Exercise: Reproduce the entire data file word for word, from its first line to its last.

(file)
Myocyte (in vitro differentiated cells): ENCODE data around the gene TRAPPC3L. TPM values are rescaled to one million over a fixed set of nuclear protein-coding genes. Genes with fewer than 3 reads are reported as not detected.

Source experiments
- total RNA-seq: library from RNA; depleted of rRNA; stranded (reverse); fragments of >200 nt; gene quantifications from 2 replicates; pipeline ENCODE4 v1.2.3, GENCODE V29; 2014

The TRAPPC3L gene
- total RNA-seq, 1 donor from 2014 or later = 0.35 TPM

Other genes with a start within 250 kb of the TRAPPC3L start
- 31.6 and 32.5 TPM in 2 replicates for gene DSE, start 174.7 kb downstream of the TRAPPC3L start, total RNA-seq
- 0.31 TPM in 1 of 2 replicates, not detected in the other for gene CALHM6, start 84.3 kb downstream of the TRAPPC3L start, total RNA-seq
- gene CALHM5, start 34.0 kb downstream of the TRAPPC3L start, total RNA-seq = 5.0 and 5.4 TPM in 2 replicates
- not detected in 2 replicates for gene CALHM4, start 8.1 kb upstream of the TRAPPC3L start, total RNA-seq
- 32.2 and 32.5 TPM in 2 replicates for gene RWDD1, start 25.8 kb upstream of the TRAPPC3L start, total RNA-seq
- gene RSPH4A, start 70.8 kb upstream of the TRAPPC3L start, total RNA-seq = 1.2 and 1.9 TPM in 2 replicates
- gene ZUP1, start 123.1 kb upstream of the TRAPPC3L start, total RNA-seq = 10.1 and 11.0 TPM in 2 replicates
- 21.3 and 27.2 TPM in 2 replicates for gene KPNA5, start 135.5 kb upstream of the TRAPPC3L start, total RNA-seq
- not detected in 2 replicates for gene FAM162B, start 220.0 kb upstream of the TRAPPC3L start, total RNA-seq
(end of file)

Myocyte (in vitro differentiated cells): ENCODE data around the gene TRAPPC3L. TPM values are rescaled to one million over a fixed set of nuclear protein-coding genes. Genes with fewer than 3 reads are reported as not detected.

Source experiments
- total RNA-seq: library from RNA; depleted of rRNA; stranded (reverse); fragments of >200 nt; gene quantifications from 2 replicates; pipeline ENCODE4 v1.2.3, GENCODE V29; 2014

The TRAPPC3L gene
- total RNA-seq, 1 donor from 2014 or later = 0.35 TPM

Other genes with a start within 250 kb of the TRAPPC3L start
- 31.6 and 32.5 TPM in 2 replicates for gene DSE, start 174.7 kb downstream of the TRAPPC3L start, total RNA-seq
- 0.31 TPM in 1 of 2 replicates, not detected in the other for gene CALHM6, start 84.3 kb downstream of the TRAPPC3L start, total RNA-seq
- gene CALHM5, start 34.0 kb downstream of the TRAPPC3L start, total RNA-seq = 5.0 and 5.4 TPM in 2 replicates
- not detected in 2 replicates for gene CALHM4, start 8.1 kb upstream of the TRAPPC3L start, total RNA-seq
- 32.2 and 32.5 TPM in 2 replicates for gene RWDD1, start 25.8 kb upstream of the TRAPPC3L start, total RNA-seq
- gene RSPH4A, start 70.8 kb upstream of the TRAPPC3L start, total RNA-seq = 1.2 and 1.9 TPM in 2 replicates
- gene ZUP1, start 123.1 kb upstream of the TRAPPC3L start, total RNA-seq = 10.1 and 11.0 TPM in 2 replicates
- 21.3 and 27.2 TPM in 2 replicates for gene KPNA5, start 135.5 kb upstream of the TRAPPC3L start, total RNA-seq
- not detected in 2 replicates for gene FAM162B, start 220.0 kb upstream of the TRAPPC3L start, total RNA-seq